If you can, your goal should be to only have one lawyer on the case. I say that for no other reason than a bad lawyer can cause you problems, so you want to have a good one from the get go. Sometimes there are communication issues or other hiccups. If that happens you should try and work things out by asking for a meeting.

On the other hand, it does not cost you a penny to switch law firms and if you have a bad one – they don’t return calls, they yell at you, they do nothing to help you, they keep switching the attorney who is handling your case, they lie to you – then you should change as typically those problems don’t get better.

This time of year we see a lot of problems as many attorneys use the summer as a break and neglect their clients as a result.  I’m not saying a lawyer shouldn’t take a vacation.  What I am saying is that you shouldn’t suffer as a result, especially if they are going out of the country.  There needs to be a reasonable backup plan.  This is why most of the lawyers in our state wide network have multiple attorneys at their firm.

Ultimately if you switch or not is up to you.  You don’t have to pay your existing firm anything to leave them no matter what the contract they made you sign says.  Total lawyer fees also can’t exceed 20% no matter how many times you switch (although if you are going to switch, make sure the second lawyer is the right choice, you don’t want to have to seek out a third).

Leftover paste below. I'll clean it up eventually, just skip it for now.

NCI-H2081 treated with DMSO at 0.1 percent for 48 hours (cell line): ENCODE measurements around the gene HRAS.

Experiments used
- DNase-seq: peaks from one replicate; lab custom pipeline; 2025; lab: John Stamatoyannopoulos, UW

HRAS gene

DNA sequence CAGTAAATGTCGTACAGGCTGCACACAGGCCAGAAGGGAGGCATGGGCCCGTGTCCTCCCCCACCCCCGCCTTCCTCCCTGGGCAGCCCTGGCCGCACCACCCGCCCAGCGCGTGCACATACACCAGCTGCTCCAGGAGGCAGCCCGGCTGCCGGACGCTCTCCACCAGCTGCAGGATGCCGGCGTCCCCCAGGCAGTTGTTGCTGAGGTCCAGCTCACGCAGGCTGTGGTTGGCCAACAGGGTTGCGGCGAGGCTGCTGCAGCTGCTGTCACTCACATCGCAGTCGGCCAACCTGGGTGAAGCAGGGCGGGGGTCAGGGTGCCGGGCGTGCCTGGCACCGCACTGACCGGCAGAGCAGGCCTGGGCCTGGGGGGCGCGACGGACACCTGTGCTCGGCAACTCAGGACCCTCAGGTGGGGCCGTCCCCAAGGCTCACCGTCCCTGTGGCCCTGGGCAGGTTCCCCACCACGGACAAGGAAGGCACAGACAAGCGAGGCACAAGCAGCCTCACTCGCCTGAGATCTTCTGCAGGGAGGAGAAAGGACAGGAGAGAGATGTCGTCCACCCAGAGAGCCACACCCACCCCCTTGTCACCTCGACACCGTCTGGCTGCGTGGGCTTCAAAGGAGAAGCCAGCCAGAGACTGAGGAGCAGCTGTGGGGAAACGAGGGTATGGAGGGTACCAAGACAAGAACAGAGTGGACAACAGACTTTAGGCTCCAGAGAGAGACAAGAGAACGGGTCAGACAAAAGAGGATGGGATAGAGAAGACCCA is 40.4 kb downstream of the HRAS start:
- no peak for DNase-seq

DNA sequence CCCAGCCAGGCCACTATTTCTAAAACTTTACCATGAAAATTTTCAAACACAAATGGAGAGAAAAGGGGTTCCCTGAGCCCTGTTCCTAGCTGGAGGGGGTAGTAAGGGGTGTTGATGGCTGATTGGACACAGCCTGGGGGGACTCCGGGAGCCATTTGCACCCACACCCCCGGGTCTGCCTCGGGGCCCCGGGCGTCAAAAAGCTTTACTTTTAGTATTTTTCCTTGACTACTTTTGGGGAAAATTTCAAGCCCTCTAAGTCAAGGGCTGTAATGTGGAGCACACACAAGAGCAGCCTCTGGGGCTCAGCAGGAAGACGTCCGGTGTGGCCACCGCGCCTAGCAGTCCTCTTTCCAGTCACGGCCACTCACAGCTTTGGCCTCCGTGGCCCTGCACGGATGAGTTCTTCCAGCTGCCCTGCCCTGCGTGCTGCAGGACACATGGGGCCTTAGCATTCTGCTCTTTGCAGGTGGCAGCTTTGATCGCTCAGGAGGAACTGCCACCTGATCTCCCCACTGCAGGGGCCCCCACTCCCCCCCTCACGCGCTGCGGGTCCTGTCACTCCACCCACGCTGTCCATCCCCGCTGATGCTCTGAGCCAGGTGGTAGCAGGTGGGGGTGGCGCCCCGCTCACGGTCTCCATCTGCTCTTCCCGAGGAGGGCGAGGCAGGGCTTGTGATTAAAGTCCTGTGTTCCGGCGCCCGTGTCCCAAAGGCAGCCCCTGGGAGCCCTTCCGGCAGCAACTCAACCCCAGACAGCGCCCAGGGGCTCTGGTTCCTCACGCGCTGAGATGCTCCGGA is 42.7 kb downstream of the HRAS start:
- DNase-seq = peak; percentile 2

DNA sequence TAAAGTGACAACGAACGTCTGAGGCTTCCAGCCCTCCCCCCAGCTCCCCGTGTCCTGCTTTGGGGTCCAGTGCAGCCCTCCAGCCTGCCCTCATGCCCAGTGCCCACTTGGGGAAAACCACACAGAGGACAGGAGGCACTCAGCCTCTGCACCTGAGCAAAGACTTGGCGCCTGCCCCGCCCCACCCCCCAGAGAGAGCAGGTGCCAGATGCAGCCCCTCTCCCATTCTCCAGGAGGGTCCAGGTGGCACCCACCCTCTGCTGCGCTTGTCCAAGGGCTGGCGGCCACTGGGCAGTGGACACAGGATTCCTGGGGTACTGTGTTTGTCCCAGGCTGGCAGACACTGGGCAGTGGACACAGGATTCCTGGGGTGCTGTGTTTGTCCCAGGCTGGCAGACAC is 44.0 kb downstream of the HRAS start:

If you are going to switch though, treat it like a band-aid and rip it off quickly. I talked to one woman about six times in seven months on the problems she was having with her current lawyer. She knew she made a terrible decision in choosing them and they treated her awful.  Her legal problems kept getting worse and worse and we had a lawyer who wanted to take her case over and thought he could straighten things out with a little work.

For some reason this caller felt bad about possibly switching which is why she hemmed and hawed so much. Her delay did three things: 1. It made the minor problems in her case worse. 2. It made her health worse because nobody was going to court for her to get her the medical care she needs. 3. It sent a message to her law firm that it’s OK to treat her and others like garbage.

Again, I hope you never have to switch firms, but it does happen many times every single day with other injured Illinois workers.  Do your research, talk to new firms and then make a decision one way or the other.  You have to look out for you and this is one of the best ways to do it.